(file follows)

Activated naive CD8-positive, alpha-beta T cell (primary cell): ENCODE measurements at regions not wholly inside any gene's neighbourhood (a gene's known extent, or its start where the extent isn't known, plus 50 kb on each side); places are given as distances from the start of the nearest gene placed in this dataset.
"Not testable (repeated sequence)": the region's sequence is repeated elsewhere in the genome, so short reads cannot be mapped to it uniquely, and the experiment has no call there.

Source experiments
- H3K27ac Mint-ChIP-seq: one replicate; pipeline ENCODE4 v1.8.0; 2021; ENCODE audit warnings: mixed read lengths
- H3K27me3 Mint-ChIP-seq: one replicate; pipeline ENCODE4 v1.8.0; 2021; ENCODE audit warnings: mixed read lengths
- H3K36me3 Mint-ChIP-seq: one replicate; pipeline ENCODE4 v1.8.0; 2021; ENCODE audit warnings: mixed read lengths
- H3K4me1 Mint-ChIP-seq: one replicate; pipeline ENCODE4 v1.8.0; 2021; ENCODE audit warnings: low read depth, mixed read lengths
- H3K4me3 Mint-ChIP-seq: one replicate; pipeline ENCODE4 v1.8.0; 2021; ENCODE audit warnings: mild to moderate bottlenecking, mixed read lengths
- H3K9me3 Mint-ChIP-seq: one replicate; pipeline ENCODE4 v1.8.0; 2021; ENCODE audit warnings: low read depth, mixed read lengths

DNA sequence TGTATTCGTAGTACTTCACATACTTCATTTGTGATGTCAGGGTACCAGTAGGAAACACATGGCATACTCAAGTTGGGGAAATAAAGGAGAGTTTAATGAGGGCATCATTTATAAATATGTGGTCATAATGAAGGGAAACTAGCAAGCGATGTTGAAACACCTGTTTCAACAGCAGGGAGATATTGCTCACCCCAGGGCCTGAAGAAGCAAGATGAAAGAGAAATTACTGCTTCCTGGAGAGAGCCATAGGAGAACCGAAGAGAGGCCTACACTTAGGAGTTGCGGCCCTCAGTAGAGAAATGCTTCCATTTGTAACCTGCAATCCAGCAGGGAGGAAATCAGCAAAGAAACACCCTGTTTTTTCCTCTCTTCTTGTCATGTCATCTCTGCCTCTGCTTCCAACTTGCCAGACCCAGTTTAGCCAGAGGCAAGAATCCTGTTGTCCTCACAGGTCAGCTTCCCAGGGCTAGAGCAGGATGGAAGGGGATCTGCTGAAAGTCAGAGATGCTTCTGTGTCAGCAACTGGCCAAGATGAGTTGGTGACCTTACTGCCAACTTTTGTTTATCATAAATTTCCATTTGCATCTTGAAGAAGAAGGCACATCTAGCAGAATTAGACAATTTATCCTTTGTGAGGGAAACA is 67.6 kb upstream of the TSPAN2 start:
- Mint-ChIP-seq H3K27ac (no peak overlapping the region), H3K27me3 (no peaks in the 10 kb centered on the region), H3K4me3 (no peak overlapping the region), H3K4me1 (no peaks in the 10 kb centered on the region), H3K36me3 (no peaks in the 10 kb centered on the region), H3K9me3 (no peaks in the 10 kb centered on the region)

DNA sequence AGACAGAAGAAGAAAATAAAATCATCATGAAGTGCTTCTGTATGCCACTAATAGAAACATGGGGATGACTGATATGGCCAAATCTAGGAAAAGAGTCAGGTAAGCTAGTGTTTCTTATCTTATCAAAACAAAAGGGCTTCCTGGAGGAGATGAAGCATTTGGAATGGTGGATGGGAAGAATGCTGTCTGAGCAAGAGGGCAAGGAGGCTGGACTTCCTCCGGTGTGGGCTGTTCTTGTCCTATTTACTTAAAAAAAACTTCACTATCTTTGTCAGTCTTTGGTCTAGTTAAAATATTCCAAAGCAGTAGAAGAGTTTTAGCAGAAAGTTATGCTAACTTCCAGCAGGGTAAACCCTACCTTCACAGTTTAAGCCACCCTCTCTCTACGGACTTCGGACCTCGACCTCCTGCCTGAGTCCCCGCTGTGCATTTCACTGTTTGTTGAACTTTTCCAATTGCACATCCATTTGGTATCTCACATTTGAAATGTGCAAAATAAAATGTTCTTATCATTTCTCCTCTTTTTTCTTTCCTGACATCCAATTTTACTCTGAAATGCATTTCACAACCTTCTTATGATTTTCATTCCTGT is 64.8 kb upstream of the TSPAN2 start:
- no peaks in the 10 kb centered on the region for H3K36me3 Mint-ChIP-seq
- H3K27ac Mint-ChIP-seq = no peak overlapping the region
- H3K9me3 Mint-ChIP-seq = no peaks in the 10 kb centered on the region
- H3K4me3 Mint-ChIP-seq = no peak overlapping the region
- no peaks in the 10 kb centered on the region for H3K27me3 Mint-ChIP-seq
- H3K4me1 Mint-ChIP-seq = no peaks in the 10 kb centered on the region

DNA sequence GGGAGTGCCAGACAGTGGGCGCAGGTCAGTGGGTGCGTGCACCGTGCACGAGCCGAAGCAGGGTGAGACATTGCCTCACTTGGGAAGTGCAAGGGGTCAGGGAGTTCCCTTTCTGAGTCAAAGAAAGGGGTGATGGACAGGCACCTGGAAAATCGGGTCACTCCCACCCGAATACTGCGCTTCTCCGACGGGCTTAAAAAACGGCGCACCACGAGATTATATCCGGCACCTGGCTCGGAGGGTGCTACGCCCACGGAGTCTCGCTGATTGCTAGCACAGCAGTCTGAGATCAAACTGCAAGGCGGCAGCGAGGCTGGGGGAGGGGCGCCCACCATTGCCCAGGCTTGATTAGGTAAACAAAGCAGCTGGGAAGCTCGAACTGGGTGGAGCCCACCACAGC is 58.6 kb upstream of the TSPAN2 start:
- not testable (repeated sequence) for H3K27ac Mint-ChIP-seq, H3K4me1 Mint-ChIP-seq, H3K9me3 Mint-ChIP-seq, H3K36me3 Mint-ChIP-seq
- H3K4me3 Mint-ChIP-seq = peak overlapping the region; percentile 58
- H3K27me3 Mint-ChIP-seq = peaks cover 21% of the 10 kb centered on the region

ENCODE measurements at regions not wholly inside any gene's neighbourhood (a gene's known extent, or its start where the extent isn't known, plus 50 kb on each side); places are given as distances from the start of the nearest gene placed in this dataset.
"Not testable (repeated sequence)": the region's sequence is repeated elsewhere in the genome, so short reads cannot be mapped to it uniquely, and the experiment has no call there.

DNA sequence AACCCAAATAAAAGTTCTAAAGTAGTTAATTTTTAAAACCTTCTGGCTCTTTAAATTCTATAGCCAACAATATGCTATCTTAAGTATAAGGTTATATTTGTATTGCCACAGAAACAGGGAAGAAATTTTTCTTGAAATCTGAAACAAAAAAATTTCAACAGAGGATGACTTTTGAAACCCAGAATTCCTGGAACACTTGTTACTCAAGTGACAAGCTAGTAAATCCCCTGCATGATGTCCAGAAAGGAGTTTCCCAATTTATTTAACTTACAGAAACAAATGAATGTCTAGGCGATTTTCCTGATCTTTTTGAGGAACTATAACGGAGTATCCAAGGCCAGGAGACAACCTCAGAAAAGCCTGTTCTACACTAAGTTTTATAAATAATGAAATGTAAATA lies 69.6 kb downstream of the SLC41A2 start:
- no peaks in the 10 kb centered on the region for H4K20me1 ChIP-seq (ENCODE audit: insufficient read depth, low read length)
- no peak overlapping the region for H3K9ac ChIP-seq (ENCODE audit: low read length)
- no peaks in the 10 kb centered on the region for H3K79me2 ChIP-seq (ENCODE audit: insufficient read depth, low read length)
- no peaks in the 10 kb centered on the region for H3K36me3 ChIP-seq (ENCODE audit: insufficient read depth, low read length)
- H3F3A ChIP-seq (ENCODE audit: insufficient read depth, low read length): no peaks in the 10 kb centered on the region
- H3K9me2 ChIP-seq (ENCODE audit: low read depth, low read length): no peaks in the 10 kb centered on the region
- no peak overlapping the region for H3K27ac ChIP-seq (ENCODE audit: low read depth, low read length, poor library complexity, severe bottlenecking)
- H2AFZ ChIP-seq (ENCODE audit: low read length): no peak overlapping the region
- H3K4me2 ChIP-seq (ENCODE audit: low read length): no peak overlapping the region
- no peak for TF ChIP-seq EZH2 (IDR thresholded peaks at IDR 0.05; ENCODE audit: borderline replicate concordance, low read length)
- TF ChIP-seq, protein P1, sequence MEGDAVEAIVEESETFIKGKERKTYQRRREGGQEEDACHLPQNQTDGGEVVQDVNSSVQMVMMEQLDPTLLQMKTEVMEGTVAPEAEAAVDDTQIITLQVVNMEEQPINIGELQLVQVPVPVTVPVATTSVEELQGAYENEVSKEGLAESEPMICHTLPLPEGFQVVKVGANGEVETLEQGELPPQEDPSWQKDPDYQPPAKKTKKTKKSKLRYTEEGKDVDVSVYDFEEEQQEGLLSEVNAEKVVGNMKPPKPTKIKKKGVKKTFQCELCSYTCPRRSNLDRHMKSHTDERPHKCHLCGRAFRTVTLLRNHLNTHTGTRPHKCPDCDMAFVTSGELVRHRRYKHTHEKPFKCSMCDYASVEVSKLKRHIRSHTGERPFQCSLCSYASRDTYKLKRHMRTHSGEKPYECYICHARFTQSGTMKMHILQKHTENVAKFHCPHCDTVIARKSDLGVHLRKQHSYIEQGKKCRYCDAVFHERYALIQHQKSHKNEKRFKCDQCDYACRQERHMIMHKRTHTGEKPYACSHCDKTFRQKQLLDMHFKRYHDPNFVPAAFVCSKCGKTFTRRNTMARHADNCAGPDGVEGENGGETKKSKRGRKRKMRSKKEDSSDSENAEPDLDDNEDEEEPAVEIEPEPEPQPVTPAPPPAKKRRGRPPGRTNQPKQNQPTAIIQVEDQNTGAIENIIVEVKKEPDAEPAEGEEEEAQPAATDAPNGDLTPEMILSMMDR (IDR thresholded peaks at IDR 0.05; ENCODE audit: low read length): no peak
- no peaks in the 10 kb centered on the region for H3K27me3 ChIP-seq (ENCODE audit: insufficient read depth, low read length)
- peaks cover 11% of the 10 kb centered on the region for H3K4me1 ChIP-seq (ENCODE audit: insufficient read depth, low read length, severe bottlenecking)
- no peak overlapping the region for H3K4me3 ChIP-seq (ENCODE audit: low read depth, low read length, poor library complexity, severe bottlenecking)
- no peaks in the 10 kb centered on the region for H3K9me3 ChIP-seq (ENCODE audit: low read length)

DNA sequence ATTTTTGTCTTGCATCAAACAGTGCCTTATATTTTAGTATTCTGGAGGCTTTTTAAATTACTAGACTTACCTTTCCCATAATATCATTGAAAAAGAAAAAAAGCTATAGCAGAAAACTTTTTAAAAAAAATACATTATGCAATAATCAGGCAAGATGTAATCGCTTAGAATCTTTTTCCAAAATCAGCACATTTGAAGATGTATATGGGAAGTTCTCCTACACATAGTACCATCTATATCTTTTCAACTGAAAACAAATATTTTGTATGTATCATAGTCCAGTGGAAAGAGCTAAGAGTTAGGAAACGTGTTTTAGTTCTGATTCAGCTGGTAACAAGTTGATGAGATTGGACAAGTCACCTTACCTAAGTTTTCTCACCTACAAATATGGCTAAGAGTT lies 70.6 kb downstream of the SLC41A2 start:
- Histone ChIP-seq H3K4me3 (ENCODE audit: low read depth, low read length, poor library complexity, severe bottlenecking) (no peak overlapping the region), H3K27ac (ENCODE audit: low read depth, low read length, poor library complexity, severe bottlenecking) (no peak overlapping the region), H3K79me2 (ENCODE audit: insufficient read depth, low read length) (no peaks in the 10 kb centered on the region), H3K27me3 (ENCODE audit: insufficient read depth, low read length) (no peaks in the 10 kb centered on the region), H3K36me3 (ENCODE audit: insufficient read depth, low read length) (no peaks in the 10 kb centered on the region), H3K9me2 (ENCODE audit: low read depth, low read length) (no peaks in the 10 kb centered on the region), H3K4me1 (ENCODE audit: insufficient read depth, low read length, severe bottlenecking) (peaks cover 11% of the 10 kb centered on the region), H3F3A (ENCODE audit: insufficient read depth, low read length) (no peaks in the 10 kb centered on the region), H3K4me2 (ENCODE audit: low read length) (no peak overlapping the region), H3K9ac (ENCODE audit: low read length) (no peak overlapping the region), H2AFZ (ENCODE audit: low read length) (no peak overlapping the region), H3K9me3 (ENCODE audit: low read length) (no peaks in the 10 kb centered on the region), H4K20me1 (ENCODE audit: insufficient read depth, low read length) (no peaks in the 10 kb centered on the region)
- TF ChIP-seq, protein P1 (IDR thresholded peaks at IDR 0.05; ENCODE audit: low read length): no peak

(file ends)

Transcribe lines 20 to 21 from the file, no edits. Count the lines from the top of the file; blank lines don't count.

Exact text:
- not testable (repeated sequence) for H3K27ac Mint-ChIP-seq, H3K4me1 Mint-ChIP-seq, H3K9me3 Mint-ChIP-seq, H3K36me3 Mint-ChIP-seq
- H3K4me3 Mint-ChIP-seq = peak overlapping the region; percentile 58